It was just a rookie mistake -- a scheduling snafu -- but it was a bad one.
We Love D.C.’s Tom Bridge reported Mayor-Elect Vincent Gray was dining at the Press Club’s Fourth Estate restaurant Thursday afternoon, at the same time as the funeral for MPD officer Paul Dittamo, the first D.C. police officer to die in the line of duty since 2007. Gray was instead noshing with Kwame Brown, who will succeed him as Council chairman. Kris Baumann of the Fraternal Order of Police was furious at the perceived slight.
Gray later said he missed the funeral because his staff did not tell him about it. Bridge wrote that this “seems odd,” since “we sure knew it was happening and we’re not mayor-elect of anything.” Gray’s staff took the fall -- that’s what they’re there for -- but as Washington City Paper’s Alan Suderman writes, “This is the third time this week the Gray camp has been caught flat-footed. First, it’s the election party at a club that’s hasn’t paid its city taxes, then there’s the disclosure that transition director Reuben Charles’ has even more financial problems, and now this.” Suderman wonders, “Is making your boss look like a total heartless and incompetent boob a fireable offense?”
No one thinks Gray intentionally skipped the services for Dittamo, who died at age 32 early Saturday morning when his cruiser crashed into an electric pole while he was responding to a call. But the error sure looks bad. The Manassas News & Messenger reports that even Adrian Fenty, who lost the police union endorsement to Gray, was there. DCist writes, “You might think that a politician who gave up nearly a quarter of the votes in a slam-dunk election -- to a candidate who wasn’t even backing the write-in campaign organized on his behalf, no less -- might want to be a little more conservative with his political capital.” DCentric’s Anna John offers this advice: “Don’t give your detractors fuel with which to flame you, if you can help it, especially when you’re trying to eliminate division and lead ‘one city.’”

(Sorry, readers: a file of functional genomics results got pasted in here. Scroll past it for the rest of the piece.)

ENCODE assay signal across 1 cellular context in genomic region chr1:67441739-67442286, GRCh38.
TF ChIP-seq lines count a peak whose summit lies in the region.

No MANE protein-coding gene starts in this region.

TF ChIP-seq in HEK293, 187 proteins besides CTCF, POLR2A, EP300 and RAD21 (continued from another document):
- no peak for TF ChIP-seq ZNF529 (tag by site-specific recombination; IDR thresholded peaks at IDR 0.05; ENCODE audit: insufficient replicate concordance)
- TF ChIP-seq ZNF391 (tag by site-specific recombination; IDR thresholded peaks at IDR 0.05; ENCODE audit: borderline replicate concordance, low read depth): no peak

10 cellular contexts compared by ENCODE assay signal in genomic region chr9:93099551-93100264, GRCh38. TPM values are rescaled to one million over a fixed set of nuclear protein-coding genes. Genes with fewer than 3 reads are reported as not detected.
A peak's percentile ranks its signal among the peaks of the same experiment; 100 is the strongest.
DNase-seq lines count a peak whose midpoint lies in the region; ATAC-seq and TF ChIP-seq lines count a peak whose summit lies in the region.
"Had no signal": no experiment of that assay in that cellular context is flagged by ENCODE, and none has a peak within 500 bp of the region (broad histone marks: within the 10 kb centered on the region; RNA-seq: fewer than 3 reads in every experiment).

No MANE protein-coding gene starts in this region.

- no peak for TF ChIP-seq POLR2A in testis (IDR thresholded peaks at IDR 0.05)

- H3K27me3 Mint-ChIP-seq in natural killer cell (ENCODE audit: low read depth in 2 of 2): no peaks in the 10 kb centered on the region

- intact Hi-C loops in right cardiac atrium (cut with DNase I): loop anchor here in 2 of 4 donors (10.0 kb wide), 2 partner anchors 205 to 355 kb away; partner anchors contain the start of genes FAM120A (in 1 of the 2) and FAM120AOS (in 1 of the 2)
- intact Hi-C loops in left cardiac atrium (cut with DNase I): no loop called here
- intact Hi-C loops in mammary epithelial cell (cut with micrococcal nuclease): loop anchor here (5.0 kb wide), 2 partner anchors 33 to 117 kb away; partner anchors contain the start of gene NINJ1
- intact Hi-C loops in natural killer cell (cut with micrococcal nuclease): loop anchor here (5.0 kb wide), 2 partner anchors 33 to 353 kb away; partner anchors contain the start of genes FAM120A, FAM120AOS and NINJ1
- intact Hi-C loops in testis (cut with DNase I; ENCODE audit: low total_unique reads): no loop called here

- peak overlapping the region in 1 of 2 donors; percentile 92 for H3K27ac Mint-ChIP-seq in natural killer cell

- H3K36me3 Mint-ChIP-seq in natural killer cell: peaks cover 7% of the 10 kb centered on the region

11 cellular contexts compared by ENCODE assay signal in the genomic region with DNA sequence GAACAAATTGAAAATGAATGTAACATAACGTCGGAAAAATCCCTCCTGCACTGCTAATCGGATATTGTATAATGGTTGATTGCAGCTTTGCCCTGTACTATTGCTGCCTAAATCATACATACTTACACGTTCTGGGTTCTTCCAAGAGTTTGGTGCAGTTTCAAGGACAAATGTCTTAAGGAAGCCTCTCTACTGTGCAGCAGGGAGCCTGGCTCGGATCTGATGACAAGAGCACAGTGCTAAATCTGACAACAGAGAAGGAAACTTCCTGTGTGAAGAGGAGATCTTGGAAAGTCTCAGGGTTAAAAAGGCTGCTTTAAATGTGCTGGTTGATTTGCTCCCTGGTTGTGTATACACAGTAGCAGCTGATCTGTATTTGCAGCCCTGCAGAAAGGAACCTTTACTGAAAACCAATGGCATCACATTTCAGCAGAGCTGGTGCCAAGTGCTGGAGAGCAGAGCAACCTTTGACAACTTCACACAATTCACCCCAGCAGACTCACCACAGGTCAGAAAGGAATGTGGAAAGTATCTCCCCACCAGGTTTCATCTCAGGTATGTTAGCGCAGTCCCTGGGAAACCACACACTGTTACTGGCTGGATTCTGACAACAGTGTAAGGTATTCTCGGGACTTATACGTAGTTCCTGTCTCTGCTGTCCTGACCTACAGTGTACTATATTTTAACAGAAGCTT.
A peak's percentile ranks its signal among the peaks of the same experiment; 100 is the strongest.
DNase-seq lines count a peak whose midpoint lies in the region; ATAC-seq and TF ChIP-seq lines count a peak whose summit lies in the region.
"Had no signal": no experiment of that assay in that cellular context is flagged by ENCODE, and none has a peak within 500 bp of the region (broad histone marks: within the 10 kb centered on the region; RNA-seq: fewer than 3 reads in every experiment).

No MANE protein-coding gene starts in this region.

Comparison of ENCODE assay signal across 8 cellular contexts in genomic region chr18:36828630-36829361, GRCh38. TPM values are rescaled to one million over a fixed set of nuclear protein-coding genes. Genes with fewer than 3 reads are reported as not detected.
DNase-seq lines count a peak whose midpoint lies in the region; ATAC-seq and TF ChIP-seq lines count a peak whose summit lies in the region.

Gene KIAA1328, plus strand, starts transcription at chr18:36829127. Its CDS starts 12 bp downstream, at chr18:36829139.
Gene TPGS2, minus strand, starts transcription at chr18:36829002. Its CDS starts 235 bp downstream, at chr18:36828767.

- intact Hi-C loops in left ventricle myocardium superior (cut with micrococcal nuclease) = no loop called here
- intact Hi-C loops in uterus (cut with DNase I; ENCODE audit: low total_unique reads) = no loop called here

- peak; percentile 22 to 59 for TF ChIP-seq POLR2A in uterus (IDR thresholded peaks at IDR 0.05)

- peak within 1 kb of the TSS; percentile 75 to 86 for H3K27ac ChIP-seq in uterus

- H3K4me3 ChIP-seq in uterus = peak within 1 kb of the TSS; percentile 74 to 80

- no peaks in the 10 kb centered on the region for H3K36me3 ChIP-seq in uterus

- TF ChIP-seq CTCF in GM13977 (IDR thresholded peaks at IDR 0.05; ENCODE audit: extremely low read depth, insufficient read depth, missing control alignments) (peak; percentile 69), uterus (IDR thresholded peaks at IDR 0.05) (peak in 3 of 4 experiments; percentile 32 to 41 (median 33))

But the Washington Examiner’s Harry Jaffe says Gray isn’t alone in meriting scorn. “Not one city council member” came out for the funeral, Jaffe writes, and even Fenty “showed up more than an hour late.”
Elsewhere in the DMV:
* The Daily Beast interviewed Gray about his priorities and plans. He wants to hire more cops and expand universal education programs, but first must beat back a huge deficit. Gray says statehood would solve most of the District’s problems. (Yes, well, so would striking oil in Malcolm X Park, but it’s just as likely.) Statehood “would generate revenue,” Gray said. “It would give us the power to have a commuter tax -- we’re the only jurisdiction in America that doesn’t. We have to decide, does the federal presence own the place where it resides, or does it recognize it is somebody else’s place and has to pay its way to be there? The latter clearly does not prevail.”